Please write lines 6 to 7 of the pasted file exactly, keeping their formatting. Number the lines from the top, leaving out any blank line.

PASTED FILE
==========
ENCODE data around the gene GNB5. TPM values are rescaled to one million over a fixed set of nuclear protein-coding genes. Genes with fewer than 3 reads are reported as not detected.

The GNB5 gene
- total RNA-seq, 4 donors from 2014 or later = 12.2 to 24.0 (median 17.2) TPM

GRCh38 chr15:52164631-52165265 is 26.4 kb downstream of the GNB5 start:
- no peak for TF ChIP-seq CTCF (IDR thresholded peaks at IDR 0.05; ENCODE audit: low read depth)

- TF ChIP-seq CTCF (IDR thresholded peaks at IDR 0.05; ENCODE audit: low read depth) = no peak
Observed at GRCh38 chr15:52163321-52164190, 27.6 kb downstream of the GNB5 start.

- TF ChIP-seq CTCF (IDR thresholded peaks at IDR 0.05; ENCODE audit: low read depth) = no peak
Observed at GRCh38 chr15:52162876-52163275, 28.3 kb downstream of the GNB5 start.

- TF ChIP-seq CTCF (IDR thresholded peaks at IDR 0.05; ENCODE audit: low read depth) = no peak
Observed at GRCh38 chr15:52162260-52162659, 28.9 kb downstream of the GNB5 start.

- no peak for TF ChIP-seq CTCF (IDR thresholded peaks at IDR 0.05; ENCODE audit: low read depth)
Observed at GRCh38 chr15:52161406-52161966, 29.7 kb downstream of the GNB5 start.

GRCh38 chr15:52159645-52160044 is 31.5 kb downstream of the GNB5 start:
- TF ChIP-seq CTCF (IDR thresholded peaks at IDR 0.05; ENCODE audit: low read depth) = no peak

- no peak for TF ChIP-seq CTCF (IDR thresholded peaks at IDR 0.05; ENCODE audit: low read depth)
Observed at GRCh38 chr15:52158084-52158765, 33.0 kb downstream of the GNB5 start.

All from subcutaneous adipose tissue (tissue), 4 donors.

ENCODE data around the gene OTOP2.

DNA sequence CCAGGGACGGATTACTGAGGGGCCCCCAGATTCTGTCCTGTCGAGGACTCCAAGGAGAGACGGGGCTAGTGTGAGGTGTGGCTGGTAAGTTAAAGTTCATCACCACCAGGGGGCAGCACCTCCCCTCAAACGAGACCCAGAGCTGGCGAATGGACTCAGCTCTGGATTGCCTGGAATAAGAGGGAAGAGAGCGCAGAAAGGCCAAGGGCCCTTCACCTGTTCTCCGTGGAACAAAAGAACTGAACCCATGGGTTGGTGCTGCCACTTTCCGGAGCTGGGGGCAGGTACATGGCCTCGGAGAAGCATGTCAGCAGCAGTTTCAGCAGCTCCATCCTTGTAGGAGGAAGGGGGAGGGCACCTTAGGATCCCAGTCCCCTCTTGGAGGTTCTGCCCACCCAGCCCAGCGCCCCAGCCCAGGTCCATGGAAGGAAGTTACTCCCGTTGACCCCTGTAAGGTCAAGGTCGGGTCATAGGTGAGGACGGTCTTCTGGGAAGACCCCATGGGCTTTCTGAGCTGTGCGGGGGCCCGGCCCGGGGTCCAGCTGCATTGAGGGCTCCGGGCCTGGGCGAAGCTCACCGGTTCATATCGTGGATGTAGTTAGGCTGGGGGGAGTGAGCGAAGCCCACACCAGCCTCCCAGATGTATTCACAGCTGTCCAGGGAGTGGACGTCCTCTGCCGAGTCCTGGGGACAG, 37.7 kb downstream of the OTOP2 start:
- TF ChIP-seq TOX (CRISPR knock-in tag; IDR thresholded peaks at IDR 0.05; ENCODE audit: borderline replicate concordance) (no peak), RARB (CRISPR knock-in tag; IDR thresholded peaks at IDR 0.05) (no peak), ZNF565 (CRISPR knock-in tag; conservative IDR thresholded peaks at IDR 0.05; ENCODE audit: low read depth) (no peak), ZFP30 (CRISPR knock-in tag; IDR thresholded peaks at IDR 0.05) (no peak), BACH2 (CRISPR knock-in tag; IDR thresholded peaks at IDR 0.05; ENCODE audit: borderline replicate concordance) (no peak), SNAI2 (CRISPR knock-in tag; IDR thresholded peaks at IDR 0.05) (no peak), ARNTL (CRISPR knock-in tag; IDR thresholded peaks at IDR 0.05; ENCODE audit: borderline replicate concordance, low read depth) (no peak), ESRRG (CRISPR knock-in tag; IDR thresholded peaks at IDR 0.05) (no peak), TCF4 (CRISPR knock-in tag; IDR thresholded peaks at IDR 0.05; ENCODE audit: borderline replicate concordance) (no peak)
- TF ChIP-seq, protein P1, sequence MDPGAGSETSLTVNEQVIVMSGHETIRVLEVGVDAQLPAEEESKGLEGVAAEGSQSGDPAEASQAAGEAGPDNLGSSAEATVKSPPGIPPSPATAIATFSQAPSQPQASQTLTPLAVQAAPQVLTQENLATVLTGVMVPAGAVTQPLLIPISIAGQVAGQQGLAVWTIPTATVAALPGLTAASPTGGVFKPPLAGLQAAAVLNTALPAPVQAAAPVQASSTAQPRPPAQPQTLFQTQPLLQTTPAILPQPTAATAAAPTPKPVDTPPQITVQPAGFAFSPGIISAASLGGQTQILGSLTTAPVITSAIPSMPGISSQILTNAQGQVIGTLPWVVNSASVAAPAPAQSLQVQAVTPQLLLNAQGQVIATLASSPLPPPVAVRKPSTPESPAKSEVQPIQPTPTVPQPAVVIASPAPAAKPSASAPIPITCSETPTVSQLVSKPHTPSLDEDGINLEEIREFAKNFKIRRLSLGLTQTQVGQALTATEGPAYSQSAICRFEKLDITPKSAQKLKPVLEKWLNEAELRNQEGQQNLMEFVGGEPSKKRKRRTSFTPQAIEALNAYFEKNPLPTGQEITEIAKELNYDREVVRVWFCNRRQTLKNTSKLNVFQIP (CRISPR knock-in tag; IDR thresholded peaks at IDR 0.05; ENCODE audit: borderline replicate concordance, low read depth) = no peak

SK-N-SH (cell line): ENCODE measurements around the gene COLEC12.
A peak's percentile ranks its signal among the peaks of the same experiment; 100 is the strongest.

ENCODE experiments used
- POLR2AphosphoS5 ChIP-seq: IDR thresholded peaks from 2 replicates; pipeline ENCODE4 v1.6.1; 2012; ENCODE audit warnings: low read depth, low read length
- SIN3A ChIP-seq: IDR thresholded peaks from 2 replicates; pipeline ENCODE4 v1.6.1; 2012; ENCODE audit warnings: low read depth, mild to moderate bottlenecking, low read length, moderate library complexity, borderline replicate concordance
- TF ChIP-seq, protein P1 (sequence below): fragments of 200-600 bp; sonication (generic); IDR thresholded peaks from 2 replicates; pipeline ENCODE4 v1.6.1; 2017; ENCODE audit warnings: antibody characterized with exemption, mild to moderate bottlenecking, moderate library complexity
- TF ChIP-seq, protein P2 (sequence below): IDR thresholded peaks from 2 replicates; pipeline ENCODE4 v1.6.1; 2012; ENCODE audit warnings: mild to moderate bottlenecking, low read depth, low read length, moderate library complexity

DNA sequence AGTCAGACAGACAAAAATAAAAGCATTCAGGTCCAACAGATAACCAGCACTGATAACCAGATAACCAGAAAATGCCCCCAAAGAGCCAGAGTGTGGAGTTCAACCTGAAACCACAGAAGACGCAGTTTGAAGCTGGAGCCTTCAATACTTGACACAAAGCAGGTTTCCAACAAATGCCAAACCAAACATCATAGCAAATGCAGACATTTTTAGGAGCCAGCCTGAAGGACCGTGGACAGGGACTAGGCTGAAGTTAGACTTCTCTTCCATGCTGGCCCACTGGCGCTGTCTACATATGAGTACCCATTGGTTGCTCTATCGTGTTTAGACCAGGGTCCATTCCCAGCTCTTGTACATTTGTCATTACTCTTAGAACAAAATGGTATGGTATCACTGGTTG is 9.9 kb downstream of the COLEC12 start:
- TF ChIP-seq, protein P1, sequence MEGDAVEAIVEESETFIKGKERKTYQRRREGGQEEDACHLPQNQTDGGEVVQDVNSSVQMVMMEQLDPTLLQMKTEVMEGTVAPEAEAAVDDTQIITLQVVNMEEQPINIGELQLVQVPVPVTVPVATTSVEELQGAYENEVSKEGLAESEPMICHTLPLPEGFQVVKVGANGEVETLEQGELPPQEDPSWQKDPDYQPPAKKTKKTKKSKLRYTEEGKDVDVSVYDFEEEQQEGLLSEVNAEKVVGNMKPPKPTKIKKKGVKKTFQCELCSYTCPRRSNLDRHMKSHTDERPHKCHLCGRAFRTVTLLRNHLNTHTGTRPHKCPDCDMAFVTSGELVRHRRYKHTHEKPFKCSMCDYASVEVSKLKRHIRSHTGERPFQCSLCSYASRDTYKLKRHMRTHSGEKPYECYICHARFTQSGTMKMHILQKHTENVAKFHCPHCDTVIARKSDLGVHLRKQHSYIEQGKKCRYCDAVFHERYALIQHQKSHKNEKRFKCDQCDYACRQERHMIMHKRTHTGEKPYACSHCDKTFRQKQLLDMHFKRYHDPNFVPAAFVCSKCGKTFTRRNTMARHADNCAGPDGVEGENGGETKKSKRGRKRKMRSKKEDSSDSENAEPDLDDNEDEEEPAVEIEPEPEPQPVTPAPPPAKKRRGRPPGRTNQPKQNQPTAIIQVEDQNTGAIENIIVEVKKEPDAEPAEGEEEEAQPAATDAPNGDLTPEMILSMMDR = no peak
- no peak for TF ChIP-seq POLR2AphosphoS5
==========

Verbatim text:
- TF ChIP-seq CTCF (IDR thresholded peaks at IDR 0.05; ENCODE audit: low read depth) = no peak
Observed at GRCh38 chr15:52163321-52164190, 27.6 kb downstream of the GNB5 start.